Parliamentary Blog – October 2011
This third blog covers the October sittings – which saw my threatened species Bill introduced, my first Estimates and the first steps towards a carbon price!
The carbon pricing package passed the lower house on October 12 – the start of Australia tackling climate change for the good of our common future and all the other creatures we share this unique planet with. (We are set to debate the carbon price bills in the Senate in the November sittings – I can’t wait! It will be the greatest honour to be part of the Parliament that acts on climate change.)
While the House was tackling climate change, in the Senate the Greens were tackling one of our other major environmental issues - biodiversity decline. On Thursday 13 October I introduced the Environment Protection and Biodiversity Conservation (Emergency Listing) Amendment Bill, which provides for emergency protection of newly discovered species and ecological communities.
The impetus for this bill was the recent discovery of two new species, a crab and freshwater shrimp, on a small area of Cape York which Rio Tinto wants to mine for bauxite. Our laws don’t let the federal environment minister consider the impacts of the mine on these species unless they are listed as federally threatened – which usually take 2 years. That won’t help the crab or shrimp who need protection now! My Bill would have them put on the threatened species list immediately, so the minister has to consider the mine’s impact on these critters when deciding whether to approve or refuse federal permission, then reviewed after 12 months to see if they still belong on that list.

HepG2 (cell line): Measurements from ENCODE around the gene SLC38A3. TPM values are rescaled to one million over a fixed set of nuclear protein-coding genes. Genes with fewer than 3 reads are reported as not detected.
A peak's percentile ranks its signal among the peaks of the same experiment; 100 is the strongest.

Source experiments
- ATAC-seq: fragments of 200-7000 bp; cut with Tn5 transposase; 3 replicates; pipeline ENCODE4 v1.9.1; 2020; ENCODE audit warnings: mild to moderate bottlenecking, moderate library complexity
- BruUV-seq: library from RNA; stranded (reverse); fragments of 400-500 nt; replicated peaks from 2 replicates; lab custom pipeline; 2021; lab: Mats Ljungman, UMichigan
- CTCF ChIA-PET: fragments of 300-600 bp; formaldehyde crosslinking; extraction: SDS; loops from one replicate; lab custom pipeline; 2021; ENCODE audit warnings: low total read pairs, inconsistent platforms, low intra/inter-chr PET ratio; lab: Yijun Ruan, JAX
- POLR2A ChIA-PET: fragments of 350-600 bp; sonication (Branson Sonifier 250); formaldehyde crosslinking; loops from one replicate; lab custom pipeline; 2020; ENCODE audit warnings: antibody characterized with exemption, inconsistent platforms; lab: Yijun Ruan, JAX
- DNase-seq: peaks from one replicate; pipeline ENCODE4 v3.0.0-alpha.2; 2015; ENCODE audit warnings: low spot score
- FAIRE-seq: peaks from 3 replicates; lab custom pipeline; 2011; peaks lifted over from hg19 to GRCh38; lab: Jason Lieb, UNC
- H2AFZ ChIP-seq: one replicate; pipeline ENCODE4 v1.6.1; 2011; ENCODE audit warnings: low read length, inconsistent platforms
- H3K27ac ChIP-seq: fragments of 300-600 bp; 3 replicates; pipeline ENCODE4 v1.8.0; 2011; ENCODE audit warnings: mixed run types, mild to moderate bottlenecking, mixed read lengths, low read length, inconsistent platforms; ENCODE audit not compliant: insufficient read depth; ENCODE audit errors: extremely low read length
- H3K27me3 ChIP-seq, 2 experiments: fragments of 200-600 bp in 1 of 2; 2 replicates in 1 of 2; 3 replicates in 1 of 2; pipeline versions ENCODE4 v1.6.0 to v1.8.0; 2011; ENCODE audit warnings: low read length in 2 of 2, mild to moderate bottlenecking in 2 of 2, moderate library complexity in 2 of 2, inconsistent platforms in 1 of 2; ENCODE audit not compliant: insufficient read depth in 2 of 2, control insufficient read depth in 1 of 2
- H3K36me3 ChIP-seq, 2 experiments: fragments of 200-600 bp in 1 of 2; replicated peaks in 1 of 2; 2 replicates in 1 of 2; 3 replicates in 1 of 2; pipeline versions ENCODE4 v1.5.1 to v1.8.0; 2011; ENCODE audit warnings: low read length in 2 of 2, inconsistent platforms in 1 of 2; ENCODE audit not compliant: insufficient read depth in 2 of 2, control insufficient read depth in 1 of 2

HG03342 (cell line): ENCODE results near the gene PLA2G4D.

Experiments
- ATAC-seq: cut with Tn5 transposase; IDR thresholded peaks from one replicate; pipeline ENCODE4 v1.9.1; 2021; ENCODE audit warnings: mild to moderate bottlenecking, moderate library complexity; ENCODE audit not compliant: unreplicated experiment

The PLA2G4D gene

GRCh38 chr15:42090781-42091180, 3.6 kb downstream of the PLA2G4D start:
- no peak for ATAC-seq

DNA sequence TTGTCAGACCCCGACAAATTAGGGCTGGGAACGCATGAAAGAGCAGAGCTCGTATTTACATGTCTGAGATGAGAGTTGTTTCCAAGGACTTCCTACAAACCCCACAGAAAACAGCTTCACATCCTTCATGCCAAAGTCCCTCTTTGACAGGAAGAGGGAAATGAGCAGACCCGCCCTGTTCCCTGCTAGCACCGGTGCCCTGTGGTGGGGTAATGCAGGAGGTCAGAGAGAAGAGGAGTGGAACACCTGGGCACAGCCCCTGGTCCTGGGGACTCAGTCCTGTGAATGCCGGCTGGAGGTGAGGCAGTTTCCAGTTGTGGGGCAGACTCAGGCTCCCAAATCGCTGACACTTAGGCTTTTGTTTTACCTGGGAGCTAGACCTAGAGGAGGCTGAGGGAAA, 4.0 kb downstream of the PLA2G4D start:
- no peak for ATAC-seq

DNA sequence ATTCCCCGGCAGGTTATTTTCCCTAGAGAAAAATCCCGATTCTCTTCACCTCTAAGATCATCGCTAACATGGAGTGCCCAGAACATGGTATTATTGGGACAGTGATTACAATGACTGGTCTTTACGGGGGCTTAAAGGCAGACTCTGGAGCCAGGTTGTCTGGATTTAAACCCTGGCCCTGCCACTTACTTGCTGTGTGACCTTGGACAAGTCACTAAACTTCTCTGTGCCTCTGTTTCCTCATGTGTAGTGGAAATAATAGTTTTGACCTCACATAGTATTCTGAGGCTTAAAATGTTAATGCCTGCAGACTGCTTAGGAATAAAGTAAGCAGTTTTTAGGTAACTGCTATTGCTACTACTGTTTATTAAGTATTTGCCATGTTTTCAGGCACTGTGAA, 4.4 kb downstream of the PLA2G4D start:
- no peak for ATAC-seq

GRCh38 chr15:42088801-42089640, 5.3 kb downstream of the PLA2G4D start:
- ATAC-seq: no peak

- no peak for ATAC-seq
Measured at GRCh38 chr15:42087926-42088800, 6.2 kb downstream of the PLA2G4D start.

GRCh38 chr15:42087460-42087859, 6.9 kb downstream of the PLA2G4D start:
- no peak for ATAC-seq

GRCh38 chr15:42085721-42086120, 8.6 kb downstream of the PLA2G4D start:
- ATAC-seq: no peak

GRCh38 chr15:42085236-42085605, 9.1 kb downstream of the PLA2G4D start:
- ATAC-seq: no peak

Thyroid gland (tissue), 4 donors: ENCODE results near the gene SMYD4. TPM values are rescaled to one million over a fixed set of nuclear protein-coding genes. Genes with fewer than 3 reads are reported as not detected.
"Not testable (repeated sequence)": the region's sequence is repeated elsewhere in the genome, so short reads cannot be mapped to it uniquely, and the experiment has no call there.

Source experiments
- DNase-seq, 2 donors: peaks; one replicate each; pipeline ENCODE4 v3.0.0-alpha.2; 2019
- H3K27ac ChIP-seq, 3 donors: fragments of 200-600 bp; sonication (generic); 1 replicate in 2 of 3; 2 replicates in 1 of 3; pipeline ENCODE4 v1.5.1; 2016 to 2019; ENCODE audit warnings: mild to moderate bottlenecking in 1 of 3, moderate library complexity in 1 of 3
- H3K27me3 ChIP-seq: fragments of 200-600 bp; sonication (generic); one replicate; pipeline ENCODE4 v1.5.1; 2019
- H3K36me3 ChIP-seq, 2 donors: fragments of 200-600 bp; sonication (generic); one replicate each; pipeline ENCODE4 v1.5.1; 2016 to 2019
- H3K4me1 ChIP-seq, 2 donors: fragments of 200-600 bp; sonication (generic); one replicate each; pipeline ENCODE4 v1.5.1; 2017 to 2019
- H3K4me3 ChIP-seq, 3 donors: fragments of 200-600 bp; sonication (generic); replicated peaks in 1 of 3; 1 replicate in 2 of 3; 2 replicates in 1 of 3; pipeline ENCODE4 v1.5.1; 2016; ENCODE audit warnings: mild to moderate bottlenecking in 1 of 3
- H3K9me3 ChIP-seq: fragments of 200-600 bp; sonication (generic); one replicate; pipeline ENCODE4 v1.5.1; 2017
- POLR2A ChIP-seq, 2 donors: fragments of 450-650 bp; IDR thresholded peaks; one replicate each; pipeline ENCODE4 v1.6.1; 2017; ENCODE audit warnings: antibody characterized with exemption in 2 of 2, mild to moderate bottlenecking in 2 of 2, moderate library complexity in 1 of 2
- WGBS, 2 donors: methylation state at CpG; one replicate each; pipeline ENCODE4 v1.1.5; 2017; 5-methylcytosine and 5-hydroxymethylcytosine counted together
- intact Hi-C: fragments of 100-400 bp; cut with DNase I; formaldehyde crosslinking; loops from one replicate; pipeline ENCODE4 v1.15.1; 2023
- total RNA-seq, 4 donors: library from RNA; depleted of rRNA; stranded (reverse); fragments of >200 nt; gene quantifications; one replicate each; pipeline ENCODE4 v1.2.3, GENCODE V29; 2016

I’m hopeful of the government backing this bill since they have committed to emergency listing of threatened species in their reform package due next year. Sadly this commitment is one of the few bright spots in the government’s otherwise dismal reform package designed primarily to turn our environment into a ‘one stop shop’ for business.
The second week of the fortnight was Senate Estimates, one of the three annual occasions when the senior Departmental officials are subject to questioning by Senators – an important accountability mechanism. I asked about a whole range of issues (see the transcripts and videos under Latest from Parliament on my website for more), including:
- What sense is there in approving Clive Palmer’s huge coal mine over Queensland’s Bimblebox Nature Refuge, which was part-purchased with federal money?
- What are the feds and the Great Barrier Reef Marine Park Authority doing about the Gladstone environmental crisis in our Great Barrier Reef World Heritage Area?
- What are the feds doing about the international world heritage committee’s concern that Queensland is threatening the world heritage status of the Reef by allowing massive LNG ports, and why are they letting all the other coal port applications go through before starting a ‘strategic assessment’ of developments on the Queensland coast?
- Why is the federal chemicals regulator taking so long to ban Diuron, the most toxic herbicide to our Reef, with only a Clayton’s ‘suspension’ after 9 years of review?
- Is CSIRO’s independence compromised by taking $10million from one of the biggest CSG companies to research groundwater impacts?
You’ll see many questions were taken on notice, and I’ve submitted lots more questions on notice to the Departments, due for response by February. I’ve got 5 straight weeks in Canberra coming up (an extra one for President Obama’s visit), so stay tuned for an update after that!
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